At the forefront of the principles that have led the Turkish Foreign Policy in recent periods is multidimensional and dimensional diplomacy. In multilateral diplomacy debates in Turkey, the impact of a multi-polar world system discussion is felt clearly. With the unexpected collapse of the Soviet Union, the bipolar world system turned into a unipolar structure during the 1990s. However, since the end of the 1990s, polarity has been on the agenda this time, because the interstate relations have been forced to redefine the foreign policy visions of the countries with a much more complex structure than the Cold War political understanding.

The development of new and alternative relationships, rapidly increase strategic partnerships and national energy and resource needs of suppliers in a period of diversification, the cold war the two-block structure and more accustomed to a foreign policy linked to the capitalist block Turkey’s partial understanding and corresponding relationship to the events that took place in The development of networks has only come about in the 2000s, when unipolarity began to be questioned and overcome.[17] In the new era of Turkish foreign policy understanding, “proactive foreign policy” in the face of developments is another principle adopted. It is often said that the foreign policy applied before 2000 is pro-status. Theoretically, pro-status foreign policy is not itself problematic,[18] because the status quo is often the preferred political attitude for those countries that are in an advantageous position. Some analysts, bipolar world system throughout and that immediately after Turkey’s steadily continued stated that the best position in terms of the conditions of the day of the current state of conservation strategies (Özdal et al. 2009). This, however, has caused later TDP to assume a cumbersome structure and to follow up on developing / developing events. Moreover, Turkey in this period, it is often not profitable situation in the country to sustaining the status quo.

The understanding of zero problems with neighbors is the most known of the principles that give direction to TDP. It is observed that the states that are bordered in the history of the countries are disputed for various reasons or that there are more problems in the bilateral relations of the neighboring countries. This is almost the case in all parts of the world, but there is a much more fragile and quickly escalating tension line in Mesopotamia, which has a high geopolitical / economic importance. With these changes that have occurred in the area of ​​foreign policy in Turkey after 2000, basically “soft power”, he wanted to take the principle of life. The concept of soft power was first introduced by Joseph S. Nye in 1990, and developed in 2004 and incorporated into international literature. This concept refers to a kind of power (hegemony) that is not economic or military power, and is not based on rough force. Most of these developments Turkey, addressed the audience to be able to give preference to the direction, ensuring that they have a positive convictions against Turkey, or Turkey could easily be said to intend to make an attractive center of attraction.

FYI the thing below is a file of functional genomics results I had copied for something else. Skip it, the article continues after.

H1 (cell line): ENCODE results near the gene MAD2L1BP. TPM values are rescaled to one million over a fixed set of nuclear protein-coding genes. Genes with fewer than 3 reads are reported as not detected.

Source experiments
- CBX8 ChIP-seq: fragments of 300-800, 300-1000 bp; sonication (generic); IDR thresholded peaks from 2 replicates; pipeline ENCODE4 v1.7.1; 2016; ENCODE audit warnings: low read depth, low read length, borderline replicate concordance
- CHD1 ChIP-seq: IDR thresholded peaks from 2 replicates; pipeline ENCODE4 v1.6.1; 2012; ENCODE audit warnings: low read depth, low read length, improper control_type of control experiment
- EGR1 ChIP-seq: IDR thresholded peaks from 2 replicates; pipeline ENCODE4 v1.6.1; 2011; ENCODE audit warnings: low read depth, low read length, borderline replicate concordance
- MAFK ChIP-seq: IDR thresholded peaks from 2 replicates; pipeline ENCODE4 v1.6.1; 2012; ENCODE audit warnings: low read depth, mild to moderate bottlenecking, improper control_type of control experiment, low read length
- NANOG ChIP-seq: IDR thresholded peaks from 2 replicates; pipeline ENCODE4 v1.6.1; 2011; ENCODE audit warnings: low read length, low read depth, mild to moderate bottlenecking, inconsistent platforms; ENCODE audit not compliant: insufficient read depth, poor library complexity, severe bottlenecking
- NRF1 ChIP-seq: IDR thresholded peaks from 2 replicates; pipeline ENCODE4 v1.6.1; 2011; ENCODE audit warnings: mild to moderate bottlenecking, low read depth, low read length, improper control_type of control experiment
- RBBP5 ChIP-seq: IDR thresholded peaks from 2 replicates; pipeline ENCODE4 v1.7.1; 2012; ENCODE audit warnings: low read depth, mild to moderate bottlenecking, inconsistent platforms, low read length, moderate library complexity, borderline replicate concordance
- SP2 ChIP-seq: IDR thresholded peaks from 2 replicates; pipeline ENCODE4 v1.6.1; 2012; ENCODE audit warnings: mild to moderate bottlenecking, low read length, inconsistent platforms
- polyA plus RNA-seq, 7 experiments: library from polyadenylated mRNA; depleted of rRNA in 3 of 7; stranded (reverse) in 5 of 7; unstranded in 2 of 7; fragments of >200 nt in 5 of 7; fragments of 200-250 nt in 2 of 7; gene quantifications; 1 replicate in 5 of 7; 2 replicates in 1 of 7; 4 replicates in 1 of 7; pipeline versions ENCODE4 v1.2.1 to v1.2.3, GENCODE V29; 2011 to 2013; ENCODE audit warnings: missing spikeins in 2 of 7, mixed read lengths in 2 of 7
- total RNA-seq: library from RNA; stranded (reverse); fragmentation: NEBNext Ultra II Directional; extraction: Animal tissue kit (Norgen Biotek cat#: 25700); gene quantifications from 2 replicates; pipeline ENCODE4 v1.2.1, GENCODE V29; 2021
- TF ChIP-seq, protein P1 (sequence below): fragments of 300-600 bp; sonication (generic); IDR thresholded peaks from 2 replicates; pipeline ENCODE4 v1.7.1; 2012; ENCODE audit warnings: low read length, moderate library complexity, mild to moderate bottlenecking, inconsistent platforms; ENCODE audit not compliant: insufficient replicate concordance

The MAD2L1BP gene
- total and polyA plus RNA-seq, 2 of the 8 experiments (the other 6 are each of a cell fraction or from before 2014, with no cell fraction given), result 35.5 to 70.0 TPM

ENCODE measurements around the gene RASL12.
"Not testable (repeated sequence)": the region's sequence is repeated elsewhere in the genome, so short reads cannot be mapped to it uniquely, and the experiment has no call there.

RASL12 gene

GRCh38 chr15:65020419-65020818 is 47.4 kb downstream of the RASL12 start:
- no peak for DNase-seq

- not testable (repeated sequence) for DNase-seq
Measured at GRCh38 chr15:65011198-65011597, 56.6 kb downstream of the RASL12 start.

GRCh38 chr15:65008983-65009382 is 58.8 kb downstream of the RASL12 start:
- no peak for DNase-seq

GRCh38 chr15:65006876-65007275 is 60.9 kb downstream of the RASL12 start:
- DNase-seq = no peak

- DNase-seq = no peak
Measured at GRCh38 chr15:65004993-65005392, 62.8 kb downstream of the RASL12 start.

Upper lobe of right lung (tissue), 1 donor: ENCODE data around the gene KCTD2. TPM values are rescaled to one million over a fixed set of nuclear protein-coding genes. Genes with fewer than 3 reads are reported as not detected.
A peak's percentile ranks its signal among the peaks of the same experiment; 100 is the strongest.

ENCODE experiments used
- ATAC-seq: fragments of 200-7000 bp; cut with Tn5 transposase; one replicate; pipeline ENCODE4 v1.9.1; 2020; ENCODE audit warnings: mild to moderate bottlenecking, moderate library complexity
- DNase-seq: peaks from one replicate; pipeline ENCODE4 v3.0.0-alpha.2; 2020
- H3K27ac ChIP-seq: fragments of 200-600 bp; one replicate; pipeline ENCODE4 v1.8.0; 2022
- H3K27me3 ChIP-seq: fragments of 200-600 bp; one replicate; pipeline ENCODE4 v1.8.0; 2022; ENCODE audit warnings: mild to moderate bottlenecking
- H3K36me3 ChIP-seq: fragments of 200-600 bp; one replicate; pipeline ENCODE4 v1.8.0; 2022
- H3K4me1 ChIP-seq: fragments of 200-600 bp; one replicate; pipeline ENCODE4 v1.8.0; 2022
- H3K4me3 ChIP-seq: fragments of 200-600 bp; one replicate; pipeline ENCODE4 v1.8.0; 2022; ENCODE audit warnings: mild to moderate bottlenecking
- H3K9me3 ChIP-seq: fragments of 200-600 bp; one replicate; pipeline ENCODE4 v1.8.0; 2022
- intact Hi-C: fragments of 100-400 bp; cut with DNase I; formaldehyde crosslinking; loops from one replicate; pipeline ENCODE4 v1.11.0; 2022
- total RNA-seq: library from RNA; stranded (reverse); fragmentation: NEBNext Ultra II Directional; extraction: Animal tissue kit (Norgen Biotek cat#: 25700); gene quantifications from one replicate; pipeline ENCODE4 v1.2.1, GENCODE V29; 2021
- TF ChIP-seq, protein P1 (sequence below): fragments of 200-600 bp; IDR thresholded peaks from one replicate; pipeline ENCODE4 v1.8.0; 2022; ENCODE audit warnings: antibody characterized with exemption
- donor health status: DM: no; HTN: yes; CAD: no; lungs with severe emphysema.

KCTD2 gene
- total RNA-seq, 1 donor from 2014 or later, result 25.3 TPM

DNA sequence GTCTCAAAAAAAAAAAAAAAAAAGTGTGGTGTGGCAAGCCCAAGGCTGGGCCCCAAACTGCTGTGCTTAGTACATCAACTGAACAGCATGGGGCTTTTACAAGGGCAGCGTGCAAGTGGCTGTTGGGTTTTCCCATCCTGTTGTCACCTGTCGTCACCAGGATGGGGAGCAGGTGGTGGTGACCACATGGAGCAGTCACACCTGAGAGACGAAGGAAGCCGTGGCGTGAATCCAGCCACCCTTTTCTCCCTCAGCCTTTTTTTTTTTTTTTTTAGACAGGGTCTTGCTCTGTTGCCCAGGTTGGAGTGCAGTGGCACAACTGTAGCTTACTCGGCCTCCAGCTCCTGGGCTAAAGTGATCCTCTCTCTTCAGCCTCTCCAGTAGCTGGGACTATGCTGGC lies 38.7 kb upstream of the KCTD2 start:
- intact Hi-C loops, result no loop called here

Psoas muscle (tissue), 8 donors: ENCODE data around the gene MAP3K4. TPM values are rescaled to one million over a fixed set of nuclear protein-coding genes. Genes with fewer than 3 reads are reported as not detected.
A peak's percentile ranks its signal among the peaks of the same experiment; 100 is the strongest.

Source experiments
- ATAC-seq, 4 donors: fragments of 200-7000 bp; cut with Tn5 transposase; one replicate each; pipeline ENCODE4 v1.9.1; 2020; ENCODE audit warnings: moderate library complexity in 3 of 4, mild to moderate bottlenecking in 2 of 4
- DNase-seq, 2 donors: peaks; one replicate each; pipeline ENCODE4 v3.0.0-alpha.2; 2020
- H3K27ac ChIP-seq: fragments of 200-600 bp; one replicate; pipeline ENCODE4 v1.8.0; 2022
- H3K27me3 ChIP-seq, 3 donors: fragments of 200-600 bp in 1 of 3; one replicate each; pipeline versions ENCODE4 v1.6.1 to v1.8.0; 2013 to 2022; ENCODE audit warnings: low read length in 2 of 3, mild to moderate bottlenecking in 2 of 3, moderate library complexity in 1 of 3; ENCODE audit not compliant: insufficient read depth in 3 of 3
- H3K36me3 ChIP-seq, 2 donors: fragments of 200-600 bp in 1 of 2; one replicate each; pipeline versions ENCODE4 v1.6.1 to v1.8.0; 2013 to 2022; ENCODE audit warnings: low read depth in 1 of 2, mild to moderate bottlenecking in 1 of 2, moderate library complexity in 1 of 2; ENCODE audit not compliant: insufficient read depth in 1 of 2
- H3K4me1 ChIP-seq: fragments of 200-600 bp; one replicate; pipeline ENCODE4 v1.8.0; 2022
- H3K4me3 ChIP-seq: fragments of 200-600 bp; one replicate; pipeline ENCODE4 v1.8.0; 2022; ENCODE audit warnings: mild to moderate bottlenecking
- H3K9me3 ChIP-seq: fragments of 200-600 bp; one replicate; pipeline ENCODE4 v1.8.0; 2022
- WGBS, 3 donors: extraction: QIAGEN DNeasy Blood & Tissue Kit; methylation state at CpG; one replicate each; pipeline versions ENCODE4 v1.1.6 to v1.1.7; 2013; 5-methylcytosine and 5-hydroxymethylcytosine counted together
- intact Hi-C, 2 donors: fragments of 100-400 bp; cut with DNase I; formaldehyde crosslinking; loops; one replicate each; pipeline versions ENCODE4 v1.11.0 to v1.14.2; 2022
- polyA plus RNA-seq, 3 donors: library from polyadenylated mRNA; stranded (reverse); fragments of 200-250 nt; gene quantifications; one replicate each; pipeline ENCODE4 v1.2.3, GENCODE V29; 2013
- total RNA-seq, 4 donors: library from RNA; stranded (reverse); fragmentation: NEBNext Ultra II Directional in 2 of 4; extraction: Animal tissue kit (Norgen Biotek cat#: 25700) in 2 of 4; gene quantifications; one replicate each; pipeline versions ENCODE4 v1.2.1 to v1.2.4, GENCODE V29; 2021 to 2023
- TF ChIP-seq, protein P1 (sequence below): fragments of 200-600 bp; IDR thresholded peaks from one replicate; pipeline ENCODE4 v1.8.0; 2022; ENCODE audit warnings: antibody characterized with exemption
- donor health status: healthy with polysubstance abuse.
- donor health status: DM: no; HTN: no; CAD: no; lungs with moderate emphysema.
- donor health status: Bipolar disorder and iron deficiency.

Conclusion

As a result, as an MA IR student, I strongly defend the idea that the Turkish Foreign Policy should be put into a multidimensional context and sustainable relations should be maintained within the context of constructivist approaches. Conjunctural policies or domestic policies shouldn’t be part of international relations in terms of Turkish Foreign Policy. To illuminate, there may be some determinations about the Turkish Foreign Policy after all these evaluations. Overall the history of Turkey’s foreign policy, Turkey’s foreign policy today is seen clearly that there is an ongoing process of transformation. Because this process is still ongoing, it is possible to avoid making generalizations possible in this article, as it may make the reader misleading to be in the final judgment. However, some assessments of the Turkish Foreign Policy are possible. One of the most important elements that should be put into equilibrium is the structure of the international system is undisputed when the principles based foreign policy applications are taken into consideration. When states or statesmen pursue a number of policies on behalf of their countries, they often want to choose the most lucrative for their own nation and observe this concern in the steps they take. However, the dynamic and variable nature of the international system may sometimes make these moves useless. In spite of all this, the global influence of the most important actors of the international system, the states and the heads of state or the prime ministers as the most influential persons in the country, is limited to certain conditions. States in the same way can often be inadequate, as they are in heads of state, for different reasons to control regional affairs or to determine their course. This is not the case in the Middle East, which has been selected as the model region for the study. Turkey’s “zero problems with neighbors” project and from neighboring especially as seen in the Syrian issue and that Turkey pursue a path in terms of Turkey’s own national interests as a way to follow rational and profitable gains is voiced by local and foreign researchers. Despite all these, Turkey’s relations with neighboring countries indicate that the project didn’t work properly and rather got even worse. When this is examined in the first place, Turkey may be regarded as a completely failed one as a result of these policies; however, when the case was thoroughly investigated “zero problems” policy failed because of a regional development that was also called as Arab Spring. To illustrate: result-oriented approaches in foreign policy evaluations are less descriptive than process-oriented approaches.